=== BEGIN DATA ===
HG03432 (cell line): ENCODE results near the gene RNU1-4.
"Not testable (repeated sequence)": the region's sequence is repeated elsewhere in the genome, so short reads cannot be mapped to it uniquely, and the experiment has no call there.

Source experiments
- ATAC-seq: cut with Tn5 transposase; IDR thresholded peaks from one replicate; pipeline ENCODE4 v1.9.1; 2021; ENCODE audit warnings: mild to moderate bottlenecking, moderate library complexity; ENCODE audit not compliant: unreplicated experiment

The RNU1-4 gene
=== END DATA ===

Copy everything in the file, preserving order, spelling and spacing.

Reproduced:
HG03432 (cell line): ENCODE results near the gene RNU1-4.
"Not testable (repeated sequence)": the region's sequence is repeated elsewhere in the genome, so short reads cannot be mapped to it uniquely, and the experiment has no call there.

Source experiments
- ATAC-seq: cut with Tn5 transposase; IDR thresholded peaks from one replicate; pipeline ENCODE4 v1.9.1; 2021; ENCODE audit warnings: mild to moderate bottlenecking, moderate library complexity; ENCODE audit not compliant: unreplicated experiment

The RNU1-4 gene